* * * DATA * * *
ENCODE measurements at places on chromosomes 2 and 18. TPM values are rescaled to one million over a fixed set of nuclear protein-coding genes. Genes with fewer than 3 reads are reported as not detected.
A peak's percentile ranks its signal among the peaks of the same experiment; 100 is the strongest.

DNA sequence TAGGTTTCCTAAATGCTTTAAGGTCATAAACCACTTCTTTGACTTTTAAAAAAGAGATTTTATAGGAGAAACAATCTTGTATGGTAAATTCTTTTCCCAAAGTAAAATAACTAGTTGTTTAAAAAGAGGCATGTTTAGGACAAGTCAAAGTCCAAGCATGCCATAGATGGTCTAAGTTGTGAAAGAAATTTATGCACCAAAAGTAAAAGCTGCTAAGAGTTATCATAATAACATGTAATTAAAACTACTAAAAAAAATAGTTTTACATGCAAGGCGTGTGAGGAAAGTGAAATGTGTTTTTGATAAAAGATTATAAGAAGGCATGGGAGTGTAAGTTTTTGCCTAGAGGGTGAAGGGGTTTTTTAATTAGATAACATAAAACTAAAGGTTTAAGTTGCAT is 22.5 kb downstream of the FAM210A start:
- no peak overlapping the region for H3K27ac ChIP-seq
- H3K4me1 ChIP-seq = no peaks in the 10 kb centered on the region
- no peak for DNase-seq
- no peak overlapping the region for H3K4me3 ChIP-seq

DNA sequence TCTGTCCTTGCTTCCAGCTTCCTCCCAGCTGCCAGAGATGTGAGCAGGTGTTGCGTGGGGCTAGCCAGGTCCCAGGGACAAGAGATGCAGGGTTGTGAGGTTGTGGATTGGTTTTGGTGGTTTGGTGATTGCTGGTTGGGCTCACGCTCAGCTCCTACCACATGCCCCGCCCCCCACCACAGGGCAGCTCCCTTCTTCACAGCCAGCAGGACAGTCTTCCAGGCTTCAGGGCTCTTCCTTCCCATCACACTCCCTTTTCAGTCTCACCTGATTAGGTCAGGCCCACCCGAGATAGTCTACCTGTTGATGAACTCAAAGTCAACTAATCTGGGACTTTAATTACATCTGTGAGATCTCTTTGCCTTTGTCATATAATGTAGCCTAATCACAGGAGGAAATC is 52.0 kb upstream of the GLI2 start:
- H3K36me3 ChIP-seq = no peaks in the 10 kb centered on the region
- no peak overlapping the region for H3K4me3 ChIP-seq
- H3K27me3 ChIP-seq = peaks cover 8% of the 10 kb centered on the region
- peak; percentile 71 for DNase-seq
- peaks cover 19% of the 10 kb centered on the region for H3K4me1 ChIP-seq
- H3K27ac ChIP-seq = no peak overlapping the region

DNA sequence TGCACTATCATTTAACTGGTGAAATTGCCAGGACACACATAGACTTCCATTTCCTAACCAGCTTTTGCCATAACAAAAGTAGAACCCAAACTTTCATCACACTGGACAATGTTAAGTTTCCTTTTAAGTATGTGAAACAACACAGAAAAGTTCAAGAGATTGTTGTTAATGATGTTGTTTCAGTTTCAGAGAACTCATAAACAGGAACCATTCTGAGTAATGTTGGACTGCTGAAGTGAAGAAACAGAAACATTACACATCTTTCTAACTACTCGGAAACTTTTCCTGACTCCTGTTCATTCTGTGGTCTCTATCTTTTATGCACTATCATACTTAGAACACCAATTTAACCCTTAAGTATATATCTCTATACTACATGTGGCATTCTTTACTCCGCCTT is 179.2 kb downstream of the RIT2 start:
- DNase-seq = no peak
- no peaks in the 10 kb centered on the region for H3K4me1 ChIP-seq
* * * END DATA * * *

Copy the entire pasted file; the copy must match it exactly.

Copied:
ENCODE measurements at places on chromosomes 2 and 18. TPM values are rescaled to one million over a fixed set of nuclear protein-coding genes. Genes with fewer than 3 reads are reported as not detected.
A peak's percentile ranks its signal among the peaks of the same experiment; 100 is the strongest.

DNA sequence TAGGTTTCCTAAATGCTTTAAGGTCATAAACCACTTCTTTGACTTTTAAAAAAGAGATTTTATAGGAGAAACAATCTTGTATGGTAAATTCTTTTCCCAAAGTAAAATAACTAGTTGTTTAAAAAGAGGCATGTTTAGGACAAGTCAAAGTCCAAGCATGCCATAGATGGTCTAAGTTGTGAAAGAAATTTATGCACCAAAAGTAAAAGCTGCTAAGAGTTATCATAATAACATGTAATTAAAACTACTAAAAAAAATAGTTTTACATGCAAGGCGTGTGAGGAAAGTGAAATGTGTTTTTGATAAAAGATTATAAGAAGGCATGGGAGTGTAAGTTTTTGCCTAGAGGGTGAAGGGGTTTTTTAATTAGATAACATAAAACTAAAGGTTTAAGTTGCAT is 22.5 kb downstream of the FAM210A start:
- no peak overlapping the region for H3K27ac ChIP-seq
- H3K4me1 ChIP-seq = no peaks in the 10 kb centered on the region
- no peak for DNase-seq
- no peak overlapping the region for H3K4me3 ChIP-seq

DNA sequence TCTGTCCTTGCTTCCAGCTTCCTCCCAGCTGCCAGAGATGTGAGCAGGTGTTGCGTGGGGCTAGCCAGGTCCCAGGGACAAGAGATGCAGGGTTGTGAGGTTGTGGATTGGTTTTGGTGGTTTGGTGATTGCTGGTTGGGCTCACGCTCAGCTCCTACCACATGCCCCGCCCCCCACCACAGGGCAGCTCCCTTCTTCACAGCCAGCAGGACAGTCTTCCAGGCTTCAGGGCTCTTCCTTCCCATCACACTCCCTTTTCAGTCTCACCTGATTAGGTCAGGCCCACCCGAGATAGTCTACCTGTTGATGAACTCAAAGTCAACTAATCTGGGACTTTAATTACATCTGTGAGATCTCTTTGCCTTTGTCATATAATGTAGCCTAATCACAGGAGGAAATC is 52.0 kb upstream of the GLI2 start:
- H3K36me3 ChIP-seq = no peaks in the 10 kb centered on the region
- no peak overlapping the region for H3K4me3 ChIP-seq
- H3K27me3 ChIP-seq = peaks cover 8% of the 10 kb centered on the region
- peak; percentile 71 for DNase-seq
- peaks cover 19% of the 10 kb centered on the region for H3K4me1 ChIP-seq
- H3K27ac ChIP-seq = no peak overlapping the region

DNA sequence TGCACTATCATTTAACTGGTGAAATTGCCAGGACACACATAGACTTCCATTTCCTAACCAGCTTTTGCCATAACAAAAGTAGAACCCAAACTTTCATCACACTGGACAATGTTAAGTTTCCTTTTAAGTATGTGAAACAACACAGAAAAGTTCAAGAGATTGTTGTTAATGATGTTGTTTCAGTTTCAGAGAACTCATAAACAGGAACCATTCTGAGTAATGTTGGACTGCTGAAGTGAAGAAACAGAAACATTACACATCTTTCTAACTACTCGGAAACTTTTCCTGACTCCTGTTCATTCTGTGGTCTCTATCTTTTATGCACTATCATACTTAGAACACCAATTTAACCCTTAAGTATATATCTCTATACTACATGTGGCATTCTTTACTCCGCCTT is 179.2 kb downstream of the RIT2 start:
- DNase-seq = no peak
- no peaks in the 10 kb centered on the region for H3K4me1 ChIP-seq